Massage and Modern Medicine — Ask Dr. Scott
- Dr. Scott Cuthbert is a chiropractor at Chiropractic Health Center in Pueblo, Colorado, as well as the author of two textbooks and over 50 peer-reviewed research articles. PuebloChiropracticCenter.com.
Q: Dr. Scott, Does therapeutic massage has a place in modern medicine?
A: Given that most health problems are exacerbated by stress and massage therapy measurably alleviates stress, therapeutic massage should probably be high on the health priority list, along with diet and daily exercise.
The role of massage for modern health improvement is expanding at an accelerated rate. Massage now has enough validation to justify its use by the public, as well as healthcare professionals. Many insurance plans and managed care systems are looking for ways to include massage therapy among their covered services.
Sports massage for amateur and professional athletes is becoming the norm, with massage therapists working side by side with athletic trainers and coaches. Before I moved to Pueblo I was the chiropractor for a professional rugby team in Ireland (the Galway Tribesman), and sports massage therapists were always working with me in the rehabilitation and treatment of those injured athletes.
Day spas are bringing the art of pampering to the general public. No longer does a person have to travel to some far off place and spend thousands of dollars to experience the pleasure of a day of luxury. The spa industry is one of the fastest growing employers of massage professionals, as are massage professionals in the corporate setting.
There is a number of excellent fitness and beauty spas in Pueblo and you should contact them for more information about the detailed and professional services they provide. Pueblo spas now provide Swedish massage; stone therapy massage; Shiatsu (acupressure); Reflexology (zone therapy); neuromuscular therapy (deep muscle/connective tissue massage), and sports massage among many others.
Q: But is massage therapy really good for me?
A: Studies done at the University Of Miami School Of Medicine have shown that massage produces very beneficial effects upon the nervous system, the endocrine system, the immune system, and neurotransmitter levels. In fact across decades of studies, decreases have been noted in anxiety, depression, and stress hormones with increased alertness and better performance of cognitive tasks at the same time (making us more creative and think more clearly). The pressure stimulation associated with massage increases vagus nerve activity, which in turn lowers physiological arousal and stress hormones such as cortisol. Decreased cortisol levels in turn lead to enhanced immune function. (Fritz & Chaitow, 2009)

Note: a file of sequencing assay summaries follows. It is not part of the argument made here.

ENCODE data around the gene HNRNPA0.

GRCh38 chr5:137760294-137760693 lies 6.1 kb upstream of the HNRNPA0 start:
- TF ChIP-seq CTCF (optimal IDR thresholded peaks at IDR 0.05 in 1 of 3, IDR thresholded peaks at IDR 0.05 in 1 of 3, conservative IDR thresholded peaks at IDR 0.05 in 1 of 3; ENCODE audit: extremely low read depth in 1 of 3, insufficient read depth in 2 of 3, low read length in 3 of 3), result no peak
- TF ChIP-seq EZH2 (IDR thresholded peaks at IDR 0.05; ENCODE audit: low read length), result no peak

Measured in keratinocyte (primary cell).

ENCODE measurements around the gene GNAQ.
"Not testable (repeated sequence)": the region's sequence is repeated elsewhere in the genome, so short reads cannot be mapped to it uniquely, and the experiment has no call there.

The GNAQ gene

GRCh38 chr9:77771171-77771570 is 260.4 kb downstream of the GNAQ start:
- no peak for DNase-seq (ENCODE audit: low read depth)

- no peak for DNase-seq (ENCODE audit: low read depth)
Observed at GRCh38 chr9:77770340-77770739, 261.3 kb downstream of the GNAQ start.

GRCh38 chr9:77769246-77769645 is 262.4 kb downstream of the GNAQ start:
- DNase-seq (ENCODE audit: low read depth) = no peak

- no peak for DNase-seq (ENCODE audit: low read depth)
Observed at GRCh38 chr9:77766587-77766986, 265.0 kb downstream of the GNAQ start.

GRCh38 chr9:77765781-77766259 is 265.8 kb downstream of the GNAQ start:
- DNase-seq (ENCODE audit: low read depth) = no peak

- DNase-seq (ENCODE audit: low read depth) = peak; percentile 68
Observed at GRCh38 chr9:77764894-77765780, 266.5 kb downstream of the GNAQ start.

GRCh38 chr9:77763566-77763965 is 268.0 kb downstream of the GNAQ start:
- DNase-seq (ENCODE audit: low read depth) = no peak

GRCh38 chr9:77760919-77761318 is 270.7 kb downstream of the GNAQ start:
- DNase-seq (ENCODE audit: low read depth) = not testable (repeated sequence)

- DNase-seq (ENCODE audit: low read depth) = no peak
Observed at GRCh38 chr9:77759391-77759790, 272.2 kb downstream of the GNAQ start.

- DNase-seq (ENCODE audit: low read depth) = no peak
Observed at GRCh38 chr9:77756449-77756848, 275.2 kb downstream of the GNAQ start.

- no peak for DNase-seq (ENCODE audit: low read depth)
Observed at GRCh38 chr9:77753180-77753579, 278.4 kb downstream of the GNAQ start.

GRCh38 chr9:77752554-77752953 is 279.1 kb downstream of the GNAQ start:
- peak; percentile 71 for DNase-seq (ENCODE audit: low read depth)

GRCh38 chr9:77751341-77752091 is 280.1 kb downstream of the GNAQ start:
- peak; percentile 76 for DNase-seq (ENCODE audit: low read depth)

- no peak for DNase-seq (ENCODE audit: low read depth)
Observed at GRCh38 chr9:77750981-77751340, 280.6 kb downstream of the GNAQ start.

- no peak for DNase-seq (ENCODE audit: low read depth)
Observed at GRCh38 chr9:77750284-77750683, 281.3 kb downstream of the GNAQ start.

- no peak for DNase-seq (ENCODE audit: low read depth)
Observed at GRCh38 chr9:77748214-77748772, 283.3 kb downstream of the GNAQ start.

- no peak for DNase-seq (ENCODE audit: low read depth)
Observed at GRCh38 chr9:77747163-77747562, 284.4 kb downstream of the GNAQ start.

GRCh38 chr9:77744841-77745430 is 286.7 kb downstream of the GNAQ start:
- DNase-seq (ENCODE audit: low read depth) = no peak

Therapeutic massage also facilitates growth in children, alleviates pain in everyone when done correctly, improves immune function (massage increases the number of natural killer cells, which has implications for those with immune system weaknesses). Massage reduces stress and promotes the healing of psychiatric problems, improves sleep, helps your digestion and premenstrual symptoms, lowers blood pressure, increases job performance, reduces headaches, improves self-esteem and body image, and massage also reduces stress for the therapist as well! (Fritz, 2012)
Scientific study and technology have enabled us to describe some of the physiological responses to touch, such as changes in the concentration of hormones, alterations in the activity of the central and peripheral nervous systems, and regulation of body rhythms. We simply must be touched to survive. Touch is a fundamental, multilayered, and powerful form of communication. It is the most personalized form of communication we know. (Montagu, 1986)
The skin is the largest sensory organ of your body. Many internal soft tissue structures, (e.g. muscles, connective tissue, and visceral structures, the lungs, the heart, the digestive organs) project sensation to the skin. The autonomic nervous system, which regulates the visceral and chemical homeostasis of the body, is highly responsive to skin stimulation that supports your well-being.
Two forms of massage service have become standardized in Colorado today; wellness massage outside the healthcare system and medical massage within the healthcare system. These trends will allow easy access to both types of services. Several colleges in Pueblo offer excellent massage therapy programs (500-1000 hour) that insure licensed massage therapists have the scientific background to serve patients in spas, private practices, hotels, mountain resorts, hospitals and health centers.
Recognition that chronic diseases are resistant to surgical or drug treatment has increased around the world. Neither the acute care concept nor a single solution approach seems to work with chronic diseases. A more complex way of envisioning and treating these diseases has been developed, and massage is one approach that has proven effective over time.
Massage has always been one of the most natural and instinctive means of relieving pain and discomfort. When a person has sore, aching muscles, abdominal pains, or a bruise or wound, the instinctive impulse is to touch and rub that part of the body to obtain relief. The fastest growing segment of our population is those over 80 years of age. Many elderly people are alone and their spouses have passed away and their families are busy with their own lives. I have seen profound improvements in both physical and emotional health for the elderly in their interactions with massage therapists.
Massage professionals are the experts in this kind of healing touch, and their work is highly beneficial and recommended.